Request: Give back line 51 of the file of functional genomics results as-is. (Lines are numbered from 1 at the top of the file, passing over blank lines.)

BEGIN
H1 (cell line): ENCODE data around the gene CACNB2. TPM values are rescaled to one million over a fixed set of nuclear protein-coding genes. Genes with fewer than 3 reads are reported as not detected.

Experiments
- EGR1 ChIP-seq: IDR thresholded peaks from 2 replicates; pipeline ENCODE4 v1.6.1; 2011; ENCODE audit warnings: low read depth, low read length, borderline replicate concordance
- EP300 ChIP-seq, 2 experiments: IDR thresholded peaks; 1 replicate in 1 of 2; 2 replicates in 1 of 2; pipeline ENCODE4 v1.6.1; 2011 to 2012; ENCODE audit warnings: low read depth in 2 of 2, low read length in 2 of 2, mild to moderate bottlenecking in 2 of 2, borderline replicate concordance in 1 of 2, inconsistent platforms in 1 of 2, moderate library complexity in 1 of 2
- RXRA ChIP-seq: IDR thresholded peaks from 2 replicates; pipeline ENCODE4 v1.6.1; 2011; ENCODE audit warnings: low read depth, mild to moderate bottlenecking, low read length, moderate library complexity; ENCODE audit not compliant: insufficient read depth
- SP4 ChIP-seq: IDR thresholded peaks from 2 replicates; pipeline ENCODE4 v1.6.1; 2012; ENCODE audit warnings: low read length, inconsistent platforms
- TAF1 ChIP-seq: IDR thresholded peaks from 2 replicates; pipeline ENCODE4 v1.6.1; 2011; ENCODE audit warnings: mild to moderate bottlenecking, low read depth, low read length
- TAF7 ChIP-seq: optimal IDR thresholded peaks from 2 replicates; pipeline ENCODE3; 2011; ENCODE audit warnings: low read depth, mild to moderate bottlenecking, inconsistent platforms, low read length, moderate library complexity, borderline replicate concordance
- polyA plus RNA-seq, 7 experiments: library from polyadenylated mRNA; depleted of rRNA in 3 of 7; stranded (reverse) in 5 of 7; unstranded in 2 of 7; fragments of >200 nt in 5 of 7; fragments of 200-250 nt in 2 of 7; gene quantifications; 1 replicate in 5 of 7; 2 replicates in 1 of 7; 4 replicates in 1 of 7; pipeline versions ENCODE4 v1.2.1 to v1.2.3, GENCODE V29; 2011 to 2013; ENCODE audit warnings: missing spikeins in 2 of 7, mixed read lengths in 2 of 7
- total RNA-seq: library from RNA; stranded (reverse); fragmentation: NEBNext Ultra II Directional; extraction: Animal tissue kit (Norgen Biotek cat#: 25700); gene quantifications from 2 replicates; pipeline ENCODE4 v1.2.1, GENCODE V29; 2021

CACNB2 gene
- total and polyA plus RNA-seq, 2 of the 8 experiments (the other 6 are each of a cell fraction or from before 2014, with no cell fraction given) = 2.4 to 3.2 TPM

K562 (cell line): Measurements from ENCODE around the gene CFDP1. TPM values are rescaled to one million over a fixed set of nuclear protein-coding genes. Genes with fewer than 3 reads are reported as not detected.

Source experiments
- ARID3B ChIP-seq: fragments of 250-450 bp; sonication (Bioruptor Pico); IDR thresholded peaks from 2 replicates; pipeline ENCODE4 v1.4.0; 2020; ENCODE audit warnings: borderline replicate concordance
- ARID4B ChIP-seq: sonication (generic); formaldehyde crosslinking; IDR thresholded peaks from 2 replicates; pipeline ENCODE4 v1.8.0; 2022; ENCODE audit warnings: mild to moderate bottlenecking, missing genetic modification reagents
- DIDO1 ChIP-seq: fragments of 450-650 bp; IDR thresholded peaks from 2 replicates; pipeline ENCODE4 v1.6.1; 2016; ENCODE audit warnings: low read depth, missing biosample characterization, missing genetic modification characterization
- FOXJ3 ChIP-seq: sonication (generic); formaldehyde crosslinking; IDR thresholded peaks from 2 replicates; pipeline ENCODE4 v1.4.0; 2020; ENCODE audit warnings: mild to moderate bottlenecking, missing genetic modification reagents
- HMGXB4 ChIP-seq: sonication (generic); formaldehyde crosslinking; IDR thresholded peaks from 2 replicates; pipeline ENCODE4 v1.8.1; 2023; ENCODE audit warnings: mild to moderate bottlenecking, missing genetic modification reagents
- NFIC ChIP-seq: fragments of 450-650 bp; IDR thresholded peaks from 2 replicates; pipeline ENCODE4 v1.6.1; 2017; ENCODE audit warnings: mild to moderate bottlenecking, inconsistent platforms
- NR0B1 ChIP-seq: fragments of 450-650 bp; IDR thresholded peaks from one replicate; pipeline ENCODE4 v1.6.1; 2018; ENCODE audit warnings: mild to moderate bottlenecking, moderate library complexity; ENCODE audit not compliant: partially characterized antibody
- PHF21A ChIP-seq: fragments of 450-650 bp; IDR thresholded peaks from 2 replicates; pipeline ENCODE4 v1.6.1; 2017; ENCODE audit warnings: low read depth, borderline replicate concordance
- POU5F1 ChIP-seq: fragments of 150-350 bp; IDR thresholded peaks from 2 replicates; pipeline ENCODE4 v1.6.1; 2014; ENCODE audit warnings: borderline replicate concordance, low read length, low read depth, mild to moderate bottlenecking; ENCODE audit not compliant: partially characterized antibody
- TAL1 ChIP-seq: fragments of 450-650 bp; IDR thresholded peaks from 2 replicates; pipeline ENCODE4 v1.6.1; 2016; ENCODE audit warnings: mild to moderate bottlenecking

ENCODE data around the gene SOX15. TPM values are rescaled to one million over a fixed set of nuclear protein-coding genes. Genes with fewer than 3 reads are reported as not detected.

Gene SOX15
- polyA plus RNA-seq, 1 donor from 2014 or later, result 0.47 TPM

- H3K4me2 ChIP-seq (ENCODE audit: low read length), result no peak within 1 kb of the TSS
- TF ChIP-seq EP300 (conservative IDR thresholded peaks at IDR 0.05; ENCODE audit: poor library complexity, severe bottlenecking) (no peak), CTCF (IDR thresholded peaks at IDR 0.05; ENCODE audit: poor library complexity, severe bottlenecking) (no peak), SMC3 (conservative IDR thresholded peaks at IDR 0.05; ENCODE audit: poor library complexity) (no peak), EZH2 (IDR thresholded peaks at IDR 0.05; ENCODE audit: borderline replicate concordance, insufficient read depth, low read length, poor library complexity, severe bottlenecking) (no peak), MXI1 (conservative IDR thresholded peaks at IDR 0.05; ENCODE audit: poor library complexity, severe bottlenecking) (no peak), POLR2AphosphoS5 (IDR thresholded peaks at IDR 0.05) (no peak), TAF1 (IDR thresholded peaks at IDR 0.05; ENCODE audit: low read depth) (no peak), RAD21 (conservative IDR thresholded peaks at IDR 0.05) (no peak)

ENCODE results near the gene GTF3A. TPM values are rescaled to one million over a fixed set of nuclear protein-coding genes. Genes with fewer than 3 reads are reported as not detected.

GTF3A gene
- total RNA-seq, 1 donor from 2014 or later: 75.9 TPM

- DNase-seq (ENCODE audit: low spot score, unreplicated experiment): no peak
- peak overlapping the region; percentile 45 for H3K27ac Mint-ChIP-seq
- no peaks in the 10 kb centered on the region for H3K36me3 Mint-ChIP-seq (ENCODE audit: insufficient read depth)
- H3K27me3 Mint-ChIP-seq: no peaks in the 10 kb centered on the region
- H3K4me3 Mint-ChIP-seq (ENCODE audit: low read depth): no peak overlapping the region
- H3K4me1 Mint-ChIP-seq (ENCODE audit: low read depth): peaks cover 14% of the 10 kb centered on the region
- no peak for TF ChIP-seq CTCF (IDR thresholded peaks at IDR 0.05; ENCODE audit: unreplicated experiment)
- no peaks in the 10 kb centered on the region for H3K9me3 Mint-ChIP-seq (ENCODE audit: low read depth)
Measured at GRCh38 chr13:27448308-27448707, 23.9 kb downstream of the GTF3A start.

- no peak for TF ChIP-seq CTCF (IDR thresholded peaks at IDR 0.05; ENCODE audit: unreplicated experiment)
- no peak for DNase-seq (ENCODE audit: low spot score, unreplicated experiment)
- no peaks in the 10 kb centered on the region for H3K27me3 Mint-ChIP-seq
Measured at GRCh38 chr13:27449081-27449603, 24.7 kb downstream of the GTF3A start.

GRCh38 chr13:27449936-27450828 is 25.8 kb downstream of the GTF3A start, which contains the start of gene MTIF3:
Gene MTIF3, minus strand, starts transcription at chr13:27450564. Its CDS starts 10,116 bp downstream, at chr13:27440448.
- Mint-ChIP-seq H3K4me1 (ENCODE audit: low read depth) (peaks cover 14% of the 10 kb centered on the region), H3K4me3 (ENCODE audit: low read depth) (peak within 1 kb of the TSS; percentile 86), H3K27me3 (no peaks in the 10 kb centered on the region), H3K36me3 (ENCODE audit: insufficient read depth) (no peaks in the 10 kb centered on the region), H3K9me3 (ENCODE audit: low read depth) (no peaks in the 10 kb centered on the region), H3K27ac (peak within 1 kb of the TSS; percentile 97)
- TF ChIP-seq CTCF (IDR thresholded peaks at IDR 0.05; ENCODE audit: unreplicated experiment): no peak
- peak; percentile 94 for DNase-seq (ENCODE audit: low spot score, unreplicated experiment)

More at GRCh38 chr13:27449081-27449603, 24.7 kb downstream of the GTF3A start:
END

More at GRCh38 chr13:27449081-27449603, 24.7 kb downstream of the GTF3A start: